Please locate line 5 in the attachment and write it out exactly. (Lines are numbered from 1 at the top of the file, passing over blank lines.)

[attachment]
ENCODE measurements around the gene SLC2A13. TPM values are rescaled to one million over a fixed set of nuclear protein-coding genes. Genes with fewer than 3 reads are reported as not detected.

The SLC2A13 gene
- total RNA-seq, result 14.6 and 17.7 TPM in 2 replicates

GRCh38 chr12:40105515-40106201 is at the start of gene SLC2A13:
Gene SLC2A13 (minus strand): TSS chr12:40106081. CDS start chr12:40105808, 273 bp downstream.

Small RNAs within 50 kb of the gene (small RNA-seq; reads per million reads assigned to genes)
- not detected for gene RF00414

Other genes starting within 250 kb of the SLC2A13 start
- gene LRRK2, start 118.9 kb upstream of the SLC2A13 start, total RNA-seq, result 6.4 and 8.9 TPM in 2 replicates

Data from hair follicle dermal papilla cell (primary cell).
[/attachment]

Gene SLC2A13 (minus strand): TSS chr12:40106081. CDS start chr12:40105808, 273 bp downstream.